ISIS Is Back: Kabul Bombing Likely to Attract Recruits, Experts Say

A member loyal to the Islamic State in Iraq and the Syria (ISIS) waves an ISIS flag in Raqqa, Iraq, June 29, 2014. (Stringer/Reuters)

Thursday’s suicide bombing attack in Afghanistan that killed 13 American troops and more than 70 civilians was likely designed to send a chilling message to terrorists and non-terrorists alike around the globe: ISIS is back, and America is vulnerable, terrorism experts told National Review on Friday.

The attack may have placed ISIS-K in the center of the U.S. crosshairs, but it also likely provided several strategic benefits to the fledgling terror group, a radical affiliate of the Islamic State in Iraq and Syria.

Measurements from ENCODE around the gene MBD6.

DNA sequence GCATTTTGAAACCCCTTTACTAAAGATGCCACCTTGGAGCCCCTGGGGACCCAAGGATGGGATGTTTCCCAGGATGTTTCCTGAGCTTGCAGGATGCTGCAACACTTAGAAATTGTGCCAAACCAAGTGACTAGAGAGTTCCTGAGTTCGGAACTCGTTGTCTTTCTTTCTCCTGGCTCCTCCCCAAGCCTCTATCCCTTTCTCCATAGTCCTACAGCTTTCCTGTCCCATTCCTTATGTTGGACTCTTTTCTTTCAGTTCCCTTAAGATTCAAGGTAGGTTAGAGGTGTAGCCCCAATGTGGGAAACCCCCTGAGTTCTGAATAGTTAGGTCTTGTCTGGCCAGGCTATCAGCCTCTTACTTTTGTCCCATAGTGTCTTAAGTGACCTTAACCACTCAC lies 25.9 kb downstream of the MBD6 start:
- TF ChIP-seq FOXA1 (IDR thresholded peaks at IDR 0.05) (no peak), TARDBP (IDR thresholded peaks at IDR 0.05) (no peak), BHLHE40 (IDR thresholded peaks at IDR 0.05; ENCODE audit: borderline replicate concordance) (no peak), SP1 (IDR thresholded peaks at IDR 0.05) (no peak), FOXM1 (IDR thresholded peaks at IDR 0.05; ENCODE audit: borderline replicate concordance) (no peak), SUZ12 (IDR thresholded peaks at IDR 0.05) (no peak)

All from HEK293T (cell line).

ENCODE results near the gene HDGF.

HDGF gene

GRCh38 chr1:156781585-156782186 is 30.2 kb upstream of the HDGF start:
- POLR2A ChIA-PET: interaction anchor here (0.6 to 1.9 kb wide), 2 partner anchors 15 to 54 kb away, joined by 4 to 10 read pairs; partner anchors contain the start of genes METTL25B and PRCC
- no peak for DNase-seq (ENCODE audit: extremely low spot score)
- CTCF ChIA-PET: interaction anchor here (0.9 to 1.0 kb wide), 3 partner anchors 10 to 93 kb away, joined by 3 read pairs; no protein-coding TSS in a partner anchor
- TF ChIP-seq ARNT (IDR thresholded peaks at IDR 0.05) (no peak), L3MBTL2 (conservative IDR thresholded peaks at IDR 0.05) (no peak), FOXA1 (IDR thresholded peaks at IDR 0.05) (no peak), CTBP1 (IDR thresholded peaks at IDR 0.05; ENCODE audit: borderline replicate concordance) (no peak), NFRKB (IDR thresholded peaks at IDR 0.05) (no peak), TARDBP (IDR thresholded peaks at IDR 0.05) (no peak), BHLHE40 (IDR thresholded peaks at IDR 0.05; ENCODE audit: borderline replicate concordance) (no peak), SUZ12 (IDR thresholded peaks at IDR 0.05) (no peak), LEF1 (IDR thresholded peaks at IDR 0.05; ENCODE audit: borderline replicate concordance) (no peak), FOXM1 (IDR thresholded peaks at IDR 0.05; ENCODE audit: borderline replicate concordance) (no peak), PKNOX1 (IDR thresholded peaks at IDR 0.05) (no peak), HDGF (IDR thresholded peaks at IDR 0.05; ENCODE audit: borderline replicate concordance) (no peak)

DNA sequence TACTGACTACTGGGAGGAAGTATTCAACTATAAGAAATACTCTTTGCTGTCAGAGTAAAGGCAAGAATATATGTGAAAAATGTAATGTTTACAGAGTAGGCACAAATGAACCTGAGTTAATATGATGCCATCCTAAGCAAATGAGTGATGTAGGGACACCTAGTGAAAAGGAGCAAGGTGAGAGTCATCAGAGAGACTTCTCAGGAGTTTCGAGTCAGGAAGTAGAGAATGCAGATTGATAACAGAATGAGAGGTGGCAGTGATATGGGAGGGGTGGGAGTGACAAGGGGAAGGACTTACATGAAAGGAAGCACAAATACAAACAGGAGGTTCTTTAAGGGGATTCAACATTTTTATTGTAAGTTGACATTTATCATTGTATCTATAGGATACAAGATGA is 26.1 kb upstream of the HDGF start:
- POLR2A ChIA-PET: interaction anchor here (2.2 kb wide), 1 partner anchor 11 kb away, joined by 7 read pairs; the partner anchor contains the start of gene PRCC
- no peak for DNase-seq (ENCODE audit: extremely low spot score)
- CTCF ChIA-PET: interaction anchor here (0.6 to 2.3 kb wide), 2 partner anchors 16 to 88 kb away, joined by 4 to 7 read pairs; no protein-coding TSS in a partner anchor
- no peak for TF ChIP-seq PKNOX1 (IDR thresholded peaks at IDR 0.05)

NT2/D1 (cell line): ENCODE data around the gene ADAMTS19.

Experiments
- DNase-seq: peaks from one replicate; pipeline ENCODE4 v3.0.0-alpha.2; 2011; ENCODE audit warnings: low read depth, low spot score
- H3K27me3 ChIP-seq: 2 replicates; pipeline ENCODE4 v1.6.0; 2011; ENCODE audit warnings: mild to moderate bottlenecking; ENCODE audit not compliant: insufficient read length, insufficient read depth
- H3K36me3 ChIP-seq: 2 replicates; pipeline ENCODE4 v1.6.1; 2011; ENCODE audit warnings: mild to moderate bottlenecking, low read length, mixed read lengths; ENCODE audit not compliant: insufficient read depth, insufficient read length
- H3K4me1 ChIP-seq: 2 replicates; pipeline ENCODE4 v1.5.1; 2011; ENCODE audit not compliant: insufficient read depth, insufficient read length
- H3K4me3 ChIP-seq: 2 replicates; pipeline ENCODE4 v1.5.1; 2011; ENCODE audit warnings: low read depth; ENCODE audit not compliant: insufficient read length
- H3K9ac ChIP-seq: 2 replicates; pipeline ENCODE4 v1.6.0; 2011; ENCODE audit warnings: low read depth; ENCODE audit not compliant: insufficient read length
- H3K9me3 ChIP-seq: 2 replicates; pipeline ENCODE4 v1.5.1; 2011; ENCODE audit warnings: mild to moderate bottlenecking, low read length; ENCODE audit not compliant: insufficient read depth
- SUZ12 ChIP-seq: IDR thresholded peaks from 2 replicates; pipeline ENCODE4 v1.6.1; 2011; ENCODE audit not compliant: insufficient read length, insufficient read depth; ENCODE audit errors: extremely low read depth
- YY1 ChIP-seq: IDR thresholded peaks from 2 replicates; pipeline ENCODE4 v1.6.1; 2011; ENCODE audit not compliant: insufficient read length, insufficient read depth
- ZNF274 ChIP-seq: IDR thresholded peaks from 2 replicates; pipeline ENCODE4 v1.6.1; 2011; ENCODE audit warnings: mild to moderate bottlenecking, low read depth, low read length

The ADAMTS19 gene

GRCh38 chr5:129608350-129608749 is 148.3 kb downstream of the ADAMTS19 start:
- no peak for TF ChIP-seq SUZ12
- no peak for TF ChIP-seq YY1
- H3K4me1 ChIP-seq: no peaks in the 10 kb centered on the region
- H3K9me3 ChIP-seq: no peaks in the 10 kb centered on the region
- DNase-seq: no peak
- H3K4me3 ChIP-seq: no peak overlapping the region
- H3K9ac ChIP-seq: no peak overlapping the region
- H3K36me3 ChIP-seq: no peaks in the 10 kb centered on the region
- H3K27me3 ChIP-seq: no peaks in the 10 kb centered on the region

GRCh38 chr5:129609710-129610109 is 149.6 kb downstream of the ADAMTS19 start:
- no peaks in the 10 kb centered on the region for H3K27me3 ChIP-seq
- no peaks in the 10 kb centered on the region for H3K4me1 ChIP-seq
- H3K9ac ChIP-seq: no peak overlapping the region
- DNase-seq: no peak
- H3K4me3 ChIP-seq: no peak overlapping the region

It showed the world that the Islamic State of Khorasan (aka ISIS-K) is a significant player in Afghanistan, and

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Ryan Mills is an enterprise and media reporter at National Review. He previously worked for 14 years as a breaking news reporter, investigative reporter, and editor at newspapers in Florida. Originally from Minnesota, Ryan lives in the Fort Myers area with his wife and two sons.


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